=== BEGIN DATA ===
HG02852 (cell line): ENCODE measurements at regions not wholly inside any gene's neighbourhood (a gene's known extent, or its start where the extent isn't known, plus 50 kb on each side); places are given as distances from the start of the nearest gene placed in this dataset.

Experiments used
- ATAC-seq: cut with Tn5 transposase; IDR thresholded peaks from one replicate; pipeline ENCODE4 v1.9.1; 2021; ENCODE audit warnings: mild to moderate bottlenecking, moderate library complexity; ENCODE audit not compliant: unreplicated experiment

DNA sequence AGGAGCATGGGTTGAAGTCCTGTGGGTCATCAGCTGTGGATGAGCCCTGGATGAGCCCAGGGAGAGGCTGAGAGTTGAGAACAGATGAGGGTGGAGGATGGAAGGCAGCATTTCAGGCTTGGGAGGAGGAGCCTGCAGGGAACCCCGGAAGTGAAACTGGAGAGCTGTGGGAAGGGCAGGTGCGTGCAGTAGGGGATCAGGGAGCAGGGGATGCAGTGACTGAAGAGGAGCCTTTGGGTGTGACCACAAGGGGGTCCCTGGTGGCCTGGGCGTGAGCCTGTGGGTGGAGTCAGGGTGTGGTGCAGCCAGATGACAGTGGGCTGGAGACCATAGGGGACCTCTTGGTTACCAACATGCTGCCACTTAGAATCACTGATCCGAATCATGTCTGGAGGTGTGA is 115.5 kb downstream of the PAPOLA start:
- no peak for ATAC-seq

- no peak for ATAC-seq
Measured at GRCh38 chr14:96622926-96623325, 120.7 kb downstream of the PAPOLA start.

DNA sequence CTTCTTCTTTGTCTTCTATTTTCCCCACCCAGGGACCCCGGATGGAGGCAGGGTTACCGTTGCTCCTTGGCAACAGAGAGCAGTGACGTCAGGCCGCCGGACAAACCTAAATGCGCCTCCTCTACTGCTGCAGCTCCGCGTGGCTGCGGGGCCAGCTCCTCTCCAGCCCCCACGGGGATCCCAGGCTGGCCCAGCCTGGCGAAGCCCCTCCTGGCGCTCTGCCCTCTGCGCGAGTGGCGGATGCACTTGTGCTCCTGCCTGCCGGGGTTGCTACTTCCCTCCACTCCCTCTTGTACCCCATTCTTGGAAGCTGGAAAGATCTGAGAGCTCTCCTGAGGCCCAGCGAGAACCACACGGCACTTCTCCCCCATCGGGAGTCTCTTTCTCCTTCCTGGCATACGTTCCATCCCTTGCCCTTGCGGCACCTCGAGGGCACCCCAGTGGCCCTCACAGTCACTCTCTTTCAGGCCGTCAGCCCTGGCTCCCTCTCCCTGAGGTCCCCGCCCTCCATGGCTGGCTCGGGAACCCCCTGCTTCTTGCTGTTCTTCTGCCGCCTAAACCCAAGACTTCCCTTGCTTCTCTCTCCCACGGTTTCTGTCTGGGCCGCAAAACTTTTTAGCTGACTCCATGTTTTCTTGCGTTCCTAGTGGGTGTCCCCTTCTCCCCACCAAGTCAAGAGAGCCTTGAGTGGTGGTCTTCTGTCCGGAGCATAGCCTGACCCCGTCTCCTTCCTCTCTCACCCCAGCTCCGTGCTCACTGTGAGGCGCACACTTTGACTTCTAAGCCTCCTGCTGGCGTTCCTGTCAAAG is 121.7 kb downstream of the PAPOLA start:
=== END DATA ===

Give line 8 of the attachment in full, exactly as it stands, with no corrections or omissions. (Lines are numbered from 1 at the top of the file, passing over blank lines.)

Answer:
DNA sequence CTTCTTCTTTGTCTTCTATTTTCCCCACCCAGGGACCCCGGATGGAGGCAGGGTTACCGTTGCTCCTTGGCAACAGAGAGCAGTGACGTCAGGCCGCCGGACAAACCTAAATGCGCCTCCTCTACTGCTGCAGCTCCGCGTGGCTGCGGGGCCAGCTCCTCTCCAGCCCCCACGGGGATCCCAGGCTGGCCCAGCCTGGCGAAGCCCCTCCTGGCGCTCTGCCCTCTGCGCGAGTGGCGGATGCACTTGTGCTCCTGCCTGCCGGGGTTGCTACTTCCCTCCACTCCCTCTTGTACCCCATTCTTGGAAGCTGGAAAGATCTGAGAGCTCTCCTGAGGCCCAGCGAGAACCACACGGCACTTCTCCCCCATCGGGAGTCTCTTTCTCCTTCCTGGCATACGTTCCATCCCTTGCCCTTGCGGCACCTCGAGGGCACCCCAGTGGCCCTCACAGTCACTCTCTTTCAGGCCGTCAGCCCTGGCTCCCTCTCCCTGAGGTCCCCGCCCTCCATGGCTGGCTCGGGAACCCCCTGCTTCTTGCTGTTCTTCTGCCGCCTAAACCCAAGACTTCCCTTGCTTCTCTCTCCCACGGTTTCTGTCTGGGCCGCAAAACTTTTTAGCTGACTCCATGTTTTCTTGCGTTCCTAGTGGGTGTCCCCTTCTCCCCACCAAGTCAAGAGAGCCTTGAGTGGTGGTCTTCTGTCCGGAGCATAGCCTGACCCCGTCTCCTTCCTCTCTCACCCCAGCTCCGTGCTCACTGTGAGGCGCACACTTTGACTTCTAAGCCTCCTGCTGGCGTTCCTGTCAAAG is 121.7 kb downstream of the PAPOLA start: